- Elisabeth – best friend, worshiper of Reinhard. Clearly still a child for the first parts of the story, but acts and is portrayed as strangely mature for her age. She also has a very strong attachment to her mother and relies heavily on her mother’s input for decisions – she claims that she will not be allowed to travel to India (Reinhard assures her that by that time they will be married and no one will be able to tell her what to do, although by positioning himself as the authority at that point, he assumes the same power that he begrudges her mother), and it is implied that her mother convinced her to marry Erich instead. While she is not entirely without free will, Elisabeth’s life seems to be largely the result of other people’s actions. Platially, Elisabeth seems very much to rely on others’ directions. The one time that she does wander into nature on her own (as a five year old), Reinhard calls her back into the house (domesticity) that he has finished building for them. She allows herself to be steered spatially and directionally just as much as she allows herself to be steered in her life decisions. Here, her spatial helplessness seems to be a symptom or symbol of her willingness to surrender her own agency.
- Erich – very much a supporting actor. He assumes the position that Reinhard leaves vacant when he leaves to study. After his third proposal, he convinces (with the help of her mother) Elisabeth to marry him. He notably replaces the bird that Reinhard had given Elisabeth with a more stylish, less wild bird in a golden cage. He brings Elisabeth out of her rustic surroundings into a much more manicured, wealthier lifestyle. He seems to represent civilization/Bourgeoisie/manicured life, whereas Reinhard seems more to represent the wilder, less constrained life they had had as children.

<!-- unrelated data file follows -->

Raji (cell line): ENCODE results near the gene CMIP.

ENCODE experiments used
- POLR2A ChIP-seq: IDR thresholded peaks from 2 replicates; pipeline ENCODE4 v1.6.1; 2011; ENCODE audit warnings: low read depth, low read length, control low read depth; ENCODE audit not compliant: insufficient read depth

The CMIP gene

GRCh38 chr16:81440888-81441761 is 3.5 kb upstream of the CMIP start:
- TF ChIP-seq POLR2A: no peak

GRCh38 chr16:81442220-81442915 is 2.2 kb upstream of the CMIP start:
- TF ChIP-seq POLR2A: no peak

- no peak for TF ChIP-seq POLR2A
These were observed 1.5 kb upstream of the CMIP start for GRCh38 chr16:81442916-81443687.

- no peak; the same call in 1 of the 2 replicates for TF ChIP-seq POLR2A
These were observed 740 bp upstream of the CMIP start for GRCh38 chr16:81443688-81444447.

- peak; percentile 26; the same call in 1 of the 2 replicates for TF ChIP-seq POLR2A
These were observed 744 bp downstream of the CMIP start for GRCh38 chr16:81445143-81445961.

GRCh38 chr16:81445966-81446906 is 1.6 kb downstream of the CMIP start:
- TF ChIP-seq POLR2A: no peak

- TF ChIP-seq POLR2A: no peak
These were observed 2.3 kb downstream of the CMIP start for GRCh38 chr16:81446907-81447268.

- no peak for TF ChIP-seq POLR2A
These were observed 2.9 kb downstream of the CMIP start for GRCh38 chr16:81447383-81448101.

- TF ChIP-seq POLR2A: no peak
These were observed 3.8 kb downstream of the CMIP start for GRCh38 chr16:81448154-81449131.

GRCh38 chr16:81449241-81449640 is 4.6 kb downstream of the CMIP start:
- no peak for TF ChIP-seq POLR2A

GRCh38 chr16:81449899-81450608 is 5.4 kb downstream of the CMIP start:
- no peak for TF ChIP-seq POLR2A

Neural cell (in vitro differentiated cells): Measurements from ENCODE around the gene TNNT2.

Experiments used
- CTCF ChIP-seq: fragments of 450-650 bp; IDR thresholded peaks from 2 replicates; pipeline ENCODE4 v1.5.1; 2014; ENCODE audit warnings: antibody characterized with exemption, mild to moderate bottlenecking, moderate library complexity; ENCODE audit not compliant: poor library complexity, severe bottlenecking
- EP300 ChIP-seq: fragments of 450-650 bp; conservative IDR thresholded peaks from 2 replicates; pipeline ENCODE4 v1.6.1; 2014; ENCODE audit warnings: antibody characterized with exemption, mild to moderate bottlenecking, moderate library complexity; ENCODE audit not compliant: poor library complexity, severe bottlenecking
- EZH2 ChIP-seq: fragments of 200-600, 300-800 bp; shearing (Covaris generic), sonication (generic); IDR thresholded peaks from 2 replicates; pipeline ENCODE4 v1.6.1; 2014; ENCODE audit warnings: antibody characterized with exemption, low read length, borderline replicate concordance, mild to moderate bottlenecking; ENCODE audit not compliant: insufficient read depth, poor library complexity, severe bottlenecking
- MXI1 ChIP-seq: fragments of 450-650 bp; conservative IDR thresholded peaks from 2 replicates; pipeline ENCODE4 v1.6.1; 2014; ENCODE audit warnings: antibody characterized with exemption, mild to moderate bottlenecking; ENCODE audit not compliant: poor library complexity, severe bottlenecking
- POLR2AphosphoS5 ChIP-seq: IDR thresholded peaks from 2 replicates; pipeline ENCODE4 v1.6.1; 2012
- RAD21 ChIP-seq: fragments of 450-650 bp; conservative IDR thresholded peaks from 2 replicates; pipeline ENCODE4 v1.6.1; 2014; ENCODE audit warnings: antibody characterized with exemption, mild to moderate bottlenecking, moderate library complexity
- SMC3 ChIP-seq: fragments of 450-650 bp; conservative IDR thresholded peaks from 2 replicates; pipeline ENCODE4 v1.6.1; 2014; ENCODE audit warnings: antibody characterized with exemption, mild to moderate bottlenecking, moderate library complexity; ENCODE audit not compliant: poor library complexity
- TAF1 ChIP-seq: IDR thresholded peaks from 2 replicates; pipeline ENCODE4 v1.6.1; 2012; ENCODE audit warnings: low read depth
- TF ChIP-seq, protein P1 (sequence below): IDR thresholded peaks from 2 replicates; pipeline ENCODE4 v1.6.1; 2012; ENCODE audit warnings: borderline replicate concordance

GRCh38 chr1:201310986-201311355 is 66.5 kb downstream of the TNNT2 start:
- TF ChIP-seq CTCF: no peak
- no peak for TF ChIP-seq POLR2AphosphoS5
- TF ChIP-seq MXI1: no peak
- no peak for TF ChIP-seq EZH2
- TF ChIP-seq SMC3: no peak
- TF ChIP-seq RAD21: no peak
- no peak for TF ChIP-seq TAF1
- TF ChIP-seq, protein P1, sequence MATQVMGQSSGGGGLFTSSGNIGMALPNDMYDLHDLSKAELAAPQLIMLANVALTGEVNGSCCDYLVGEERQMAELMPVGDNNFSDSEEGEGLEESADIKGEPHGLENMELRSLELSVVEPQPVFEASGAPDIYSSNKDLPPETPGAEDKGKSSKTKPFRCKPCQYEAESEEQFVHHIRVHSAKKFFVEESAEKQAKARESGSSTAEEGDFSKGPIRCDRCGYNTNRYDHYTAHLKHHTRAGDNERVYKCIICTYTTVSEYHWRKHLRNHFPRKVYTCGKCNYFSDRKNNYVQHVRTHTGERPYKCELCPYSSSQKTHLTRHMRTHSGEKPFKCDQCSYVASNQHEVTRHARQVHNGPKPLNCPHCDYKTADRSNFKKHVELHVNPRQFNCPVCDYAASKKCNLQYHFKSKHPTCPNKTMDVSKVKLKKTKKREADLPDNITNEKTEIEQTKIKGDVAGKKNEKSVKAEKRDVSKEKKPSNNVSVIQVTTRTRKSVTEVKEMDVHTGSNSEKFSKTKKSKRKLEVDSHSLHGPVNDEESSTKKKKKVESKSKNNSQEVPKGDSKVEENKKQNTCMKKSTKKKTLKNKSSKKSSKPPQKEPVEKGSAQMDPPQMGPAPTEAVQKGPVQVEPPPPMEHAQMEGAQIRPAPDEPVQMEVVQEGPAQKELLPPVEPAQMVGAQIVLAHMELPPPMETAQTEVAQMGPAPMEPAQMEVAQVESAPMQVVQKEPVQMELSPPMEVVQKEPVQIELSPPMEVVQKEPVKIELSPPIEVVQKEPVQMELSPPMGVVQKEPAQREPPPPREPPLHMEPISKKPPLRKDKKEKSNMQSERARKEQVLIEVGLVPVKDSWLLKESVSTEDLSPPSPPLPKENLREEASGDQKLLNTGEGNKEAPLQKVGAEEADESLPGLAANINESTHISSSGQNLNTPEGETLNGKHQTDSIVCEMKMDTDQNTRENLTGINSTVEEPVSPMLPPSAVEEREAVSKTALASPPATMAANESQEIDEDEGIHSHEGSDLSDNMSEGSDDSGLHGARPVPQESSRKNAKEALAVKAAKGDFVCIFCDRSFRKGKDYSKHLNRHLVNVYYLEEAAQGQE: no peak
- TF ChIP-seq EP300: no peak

- Elisabeth’s mother – she only speaks a couple of times, but is a constant presence. She seems to have steered Elisabeth away from Reinhard and toward Erich. However, at a crucial moment (after Reinhard’s recitation of a song about a mother steering her daughter away from the man she loved), she keeps Erich from following the visibly upset Elisabeth into the garden saying “she has things to do in the garden” or similar. She acts as a foil to Reinhard’s mother, whom Elisabeth gives a portrait of herself for Christmas, and who facilitates Elisabeth’s sending letters and gifts to Reinhard, as if she couldn’t send them on her own (was her mother forbidding it?).
- Die Zigeuner – they appear twice in the novella. Once, when Reinhard is away studying, at Christmas. He sees the woman singing a song about a love affair gone awry, which ends “allein soll ich sterben” or similar. She seems to try to seduce Reinhard, who is, at that moment, told that a Christmas package has arrived from his home. The smell of the Christmas cakes that his mother and Elisabeth have baked him fill his room (she seems to fill the room, in a way) and spill into the hall. The cakes have the letters of his name put on them with sugar – by Elisabeth, who seems to be affirming Reinhard’s identity in lieu of her own – and he gives half of them to a beggar. The second appearance of the Zigeuner is at the very end of his visit to Immensee, when they appear begging at the house as Reinhard and Elisabeth return from rowing on the lake. Elisabeth gives them all her money and Reinhard asks what else they could want. The woman answers that they could want nothing else and then repeats the last line of her song about dying alone. At this, he recognizes the woman (unheimlich) and seems also to realize that he has to leave Immensee.